EJToday: Top Headlines
EJToday is SEJ's selection of new and outstanding stories on environmental topics in print and on the air, updated every weekday. SEJ also offers a free e-mailed digest of the day's EJToday postings, called SEJ-beat. SEJ members are subscribed automatically, but may opt out here. Non-members may subscribe here. EJToday is also available via RSS feed. Please see Editorial Guidelines for EJToday content.
"CHARLESTON, W.Va. -- Long-term forecasts for coal production in West Virginia and the rest of Central Appalachia continue to show major declines are underway -- and still to come -- for the region's mining industry."
"When red knots descend on the beaches of Delaware Bay this spring famished from their marathon flight toward the Canadian Arctic from the tip of South America, the rosy-breasted shorebirds may find slim pickings instead of the feast of horseshoe crab eggs they count on to fuel the rest of their migration."
"A trio of environmental groups warned Monday they would sue the operator of three coal-fired power plants in Maryland for allegedly discharging excessive amounts of nutrient pollution into Chesapeake Bay rivers and trying to mask their violations by transferring pollution 'credits' among facilities."
"Believe it or not, there’s a Chesapeake Bay fish in even worse shape than the recovering striped bass, the troubled blue crab and even the imperiled bay oyster. The Atlantic sturgeon, pushed to the brink of extinction by overfishing and development, is little more than a memory in the Potomac River, ready for a spot in a museum."
"A new federal report finds toxic contamination remains widespread in the Chesapeake Bay, with severe impacts in some places, which health and environmental advocates say lends support to their push in Annapolis for legislative action on pesticides and other hazardous chemicals."
"CHATHAM, Va. -- In a landscape of rolling pastures and grazing cattle, Stewart East stepped from his pickup truck with a Geiger counter. He pointed it at a puddle filled by recent rains, and the instrument erupted in scratchy feedback."
"Some Baltimore Gas and Electric Co. customers — Del. Glen Glass of Harford County included — are convinced that they don't want a smart meter wirelessly sending data about their energy usage day in and out."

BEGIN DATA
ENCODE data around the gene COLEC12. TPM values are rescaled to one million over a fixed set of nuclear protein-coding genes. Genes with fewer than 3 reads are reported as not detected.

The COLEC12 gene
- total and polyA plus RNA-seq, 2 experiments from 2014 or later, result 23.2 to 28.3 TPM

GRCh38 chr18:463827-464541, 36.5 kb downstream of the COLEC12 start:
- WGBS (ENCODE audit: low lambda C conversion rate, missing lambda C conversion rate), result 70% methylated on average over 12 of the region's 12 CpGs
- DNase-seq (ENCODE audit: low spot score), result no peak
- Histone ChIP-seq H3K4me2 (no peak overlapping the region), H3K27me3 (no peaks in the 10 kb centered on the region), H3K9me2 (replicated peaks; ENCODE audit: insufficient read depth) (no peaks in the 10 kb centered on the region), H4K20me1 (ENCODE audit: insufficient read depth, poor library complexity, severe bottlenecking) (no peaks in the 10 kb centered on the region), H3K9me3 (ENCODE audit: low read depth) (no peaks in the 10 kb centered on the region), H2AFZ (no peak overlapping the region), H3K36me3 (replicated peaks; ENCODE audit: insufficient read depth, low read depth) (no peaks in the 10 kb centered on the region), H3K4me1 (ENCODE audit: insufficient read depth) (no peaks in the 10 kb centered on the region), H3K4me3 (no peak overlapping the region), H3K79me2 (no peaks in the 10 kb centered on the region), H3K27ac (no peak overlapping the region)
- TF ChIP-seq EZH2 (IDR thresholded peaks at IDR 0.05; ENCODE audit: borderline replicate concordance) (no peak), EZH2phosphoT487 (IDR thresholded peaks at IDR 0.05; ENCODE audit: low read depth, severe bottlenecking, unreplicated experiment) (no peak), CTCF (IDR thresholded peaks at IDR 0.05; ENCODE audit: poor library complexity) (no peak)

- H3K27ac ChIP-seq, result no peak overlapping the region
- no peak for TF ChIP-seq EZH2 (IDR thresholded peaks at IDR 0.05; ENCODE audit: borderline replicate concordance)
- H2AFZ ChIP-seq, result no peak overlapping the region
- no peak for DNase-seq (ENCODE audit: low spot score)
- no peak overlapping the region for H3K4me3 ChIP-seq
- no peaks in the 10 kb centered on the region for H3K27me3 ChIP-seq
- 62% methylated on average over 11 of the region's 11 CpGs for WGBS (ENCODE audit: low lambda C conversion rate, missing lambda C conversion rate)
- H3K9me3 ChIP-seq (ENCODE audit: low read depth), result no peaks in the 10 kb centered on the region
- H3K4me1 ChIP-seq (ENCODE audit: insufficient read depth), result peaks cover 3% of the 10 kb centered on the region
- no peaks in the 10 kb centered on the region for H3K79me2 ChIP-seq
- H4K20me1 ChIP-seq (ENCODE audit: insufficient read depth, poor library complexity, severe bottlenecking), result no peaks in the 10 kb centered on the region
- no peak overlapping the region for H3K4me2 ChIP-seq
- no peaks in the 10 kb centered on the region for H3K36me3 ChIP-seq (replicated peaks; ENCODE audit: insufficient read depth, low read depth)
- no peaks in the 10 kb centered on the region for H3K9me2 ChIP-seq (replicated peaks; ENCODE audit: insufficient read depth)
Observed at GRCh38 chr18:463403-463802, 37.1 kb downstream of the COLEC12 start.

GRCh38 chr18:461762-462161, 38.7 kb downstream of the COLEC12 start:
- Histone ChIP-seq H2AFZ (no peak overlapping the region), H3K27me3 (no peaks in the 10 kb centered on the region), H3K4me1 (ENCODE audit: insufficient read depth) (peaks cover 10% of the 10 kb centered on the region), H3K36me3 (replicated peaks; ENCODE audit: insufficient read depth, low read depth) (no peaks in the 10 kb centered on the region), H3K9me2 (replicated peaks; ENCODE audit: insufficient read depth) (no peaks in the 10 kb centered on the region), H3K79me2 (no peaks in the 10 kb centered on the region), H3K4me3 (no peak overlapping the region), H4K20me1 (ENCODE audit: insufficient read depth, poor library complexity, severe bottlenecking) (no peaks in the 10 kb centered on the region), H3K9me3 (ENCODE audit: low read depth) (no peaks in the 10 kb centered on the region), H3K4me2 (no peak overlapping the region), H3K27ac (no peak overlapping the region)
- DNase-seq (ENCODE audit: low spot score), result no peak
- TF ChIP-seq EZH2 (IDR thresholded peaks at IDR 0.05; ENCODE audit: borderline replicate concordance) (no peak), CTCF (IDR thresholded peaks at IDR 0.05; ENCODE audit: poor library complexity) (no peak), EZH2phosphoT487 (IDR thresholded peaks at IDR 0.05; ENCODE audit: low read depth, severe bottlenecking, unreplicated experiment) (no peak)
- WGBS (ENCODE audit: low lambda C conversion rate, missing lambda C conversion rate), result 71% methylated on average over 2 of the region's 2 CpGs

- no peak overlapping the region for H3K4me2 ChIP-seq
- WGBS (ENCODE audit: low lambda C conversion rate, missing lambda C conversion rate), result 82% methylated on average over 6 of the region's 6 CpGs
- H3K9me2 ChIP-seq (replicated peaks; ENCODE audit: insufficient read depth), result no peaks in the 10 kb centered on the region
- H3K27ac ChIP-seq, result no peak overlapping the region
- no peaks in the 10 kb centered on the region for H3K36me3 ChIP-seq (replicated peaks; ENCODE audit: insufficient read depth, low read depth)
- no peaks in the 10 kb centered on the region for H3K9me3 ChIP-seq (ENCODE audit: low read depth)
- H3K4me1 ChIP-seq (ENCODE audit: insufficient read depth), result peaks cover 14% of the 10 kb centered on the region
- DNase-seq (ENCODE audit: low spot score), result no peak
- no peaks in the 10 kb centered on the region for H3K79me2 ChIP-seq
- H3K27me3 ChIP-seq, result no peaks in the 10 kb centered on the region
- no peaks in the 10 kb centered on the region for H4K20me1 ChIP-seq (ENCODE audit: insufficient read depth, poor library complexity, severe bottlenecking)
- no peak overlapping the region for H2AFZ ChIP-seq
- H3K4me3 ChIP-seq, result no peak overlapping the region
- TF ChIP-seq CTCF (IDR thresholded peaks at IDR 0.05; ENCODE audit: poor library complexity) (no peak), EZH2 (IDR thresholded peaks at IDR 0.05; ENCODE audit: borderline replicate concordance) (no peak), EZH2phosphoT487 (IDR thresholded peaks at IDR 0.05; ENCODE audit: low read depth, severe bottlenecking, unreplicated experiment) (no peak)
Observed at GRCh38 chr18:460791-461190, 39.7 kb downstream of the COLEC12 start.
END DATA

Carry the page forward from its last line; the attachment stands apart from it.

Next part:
"The operator of three coal-fired power plants in Maryland has agreed to pay a total of $2.2 million in penalties and fix long-standing pollution problems at the landfills in Southern Maryland and Montgomery County where it disposes of the ash from those plants, according to court documents."
"Chesapeake Bay oysters are being resurrected from the dead. Blue crabs are roaring back. And after taking a huge blow from the monster storm called Sandy, the weakened bay proved in the fall that it could right itself and come back looking fresh."
"With the new year, Maryland becomes the first state to ban the use of additives containing arsenic in chicken feed, a practice already prohibited by Canada and the European Union."
"Friends say he has the vigor of a younger man, but Ed Merrifield knows the truth. He is tiring at age 65, and ready to give up his demanding third career as the Potomac riverkeeper."
Many anglers who pull fish out of the Anacostia River near Washington, DC, eat them despire health warnings.
"A signature battle of the energy boom, a public fight over a waste-water deep disposal well, plays out amid scientific uncertainty over safety in a small town."
"Contractors worked throughout the night to remove and replace an 800-foot swath of Interstate 77 that turned from asphalt to cinder in a massive natural gas line explosion that also flattened four homes and damaged five more but caused no deaths."
"CHARLESTON, W.Va. -- Details began to emerge Wednesday of previous problems at a Harrison County coal-slurry impoundment, as CONSOL Energy continued its efforts to locate a coal miner missing and presumed dead following last week's collapse of an embankment at the facility."